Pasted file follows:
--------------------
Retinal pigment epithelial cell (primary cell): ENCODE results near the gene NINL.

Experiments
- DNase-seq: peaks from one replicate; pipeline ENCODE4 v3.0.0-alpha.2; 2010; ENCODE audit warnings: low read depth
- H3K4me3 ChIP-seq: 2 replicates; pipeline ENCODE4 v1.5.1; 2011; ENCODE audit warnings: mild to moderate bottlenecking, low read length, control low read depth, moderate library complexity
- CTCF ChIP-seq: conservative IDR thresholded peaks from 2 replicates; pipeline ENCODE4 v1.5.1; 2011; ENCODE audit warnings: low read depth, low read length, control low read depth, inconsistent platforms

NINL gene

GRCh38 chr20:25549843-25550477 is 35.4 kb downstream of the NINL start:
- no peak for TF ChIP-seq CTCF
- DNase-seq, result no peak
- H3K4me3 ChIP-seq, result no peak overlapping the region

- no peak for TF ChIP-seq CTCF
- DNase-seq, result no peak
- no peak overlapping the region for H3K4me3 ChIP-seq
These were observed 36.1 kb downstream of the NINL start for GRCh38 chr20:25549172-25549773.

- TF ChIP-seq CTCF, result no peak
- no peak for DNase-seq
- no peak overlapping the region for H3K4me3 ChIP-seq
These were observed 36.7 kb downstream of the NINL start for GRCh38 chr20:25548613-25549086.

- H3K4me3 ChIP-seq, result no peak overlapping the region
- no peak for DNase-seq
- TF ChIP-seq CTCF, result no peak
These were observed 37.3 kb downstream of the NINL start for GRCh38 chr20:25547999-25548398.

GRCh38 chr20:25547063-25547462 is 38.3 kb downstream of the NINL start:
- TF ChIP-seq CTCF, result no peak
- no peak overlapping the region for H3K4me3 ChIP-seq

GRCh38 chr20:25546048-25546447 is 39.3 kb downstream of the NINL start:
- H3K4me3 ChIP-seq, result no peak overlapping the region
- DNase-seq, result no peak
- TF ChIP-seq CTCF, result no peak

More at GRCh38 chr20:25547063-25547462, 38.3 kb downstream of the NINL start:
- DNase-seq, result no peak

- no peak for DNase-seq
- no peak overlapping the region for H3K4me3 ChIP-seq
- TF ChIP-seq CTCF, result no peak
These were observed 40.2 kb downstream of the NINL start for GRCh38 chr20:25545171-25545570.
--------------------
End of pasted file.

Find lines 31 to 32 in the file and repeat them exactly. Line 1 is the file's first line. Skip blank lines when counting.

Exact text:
- DNase-seq, result no peak

- no peak for DNase-seq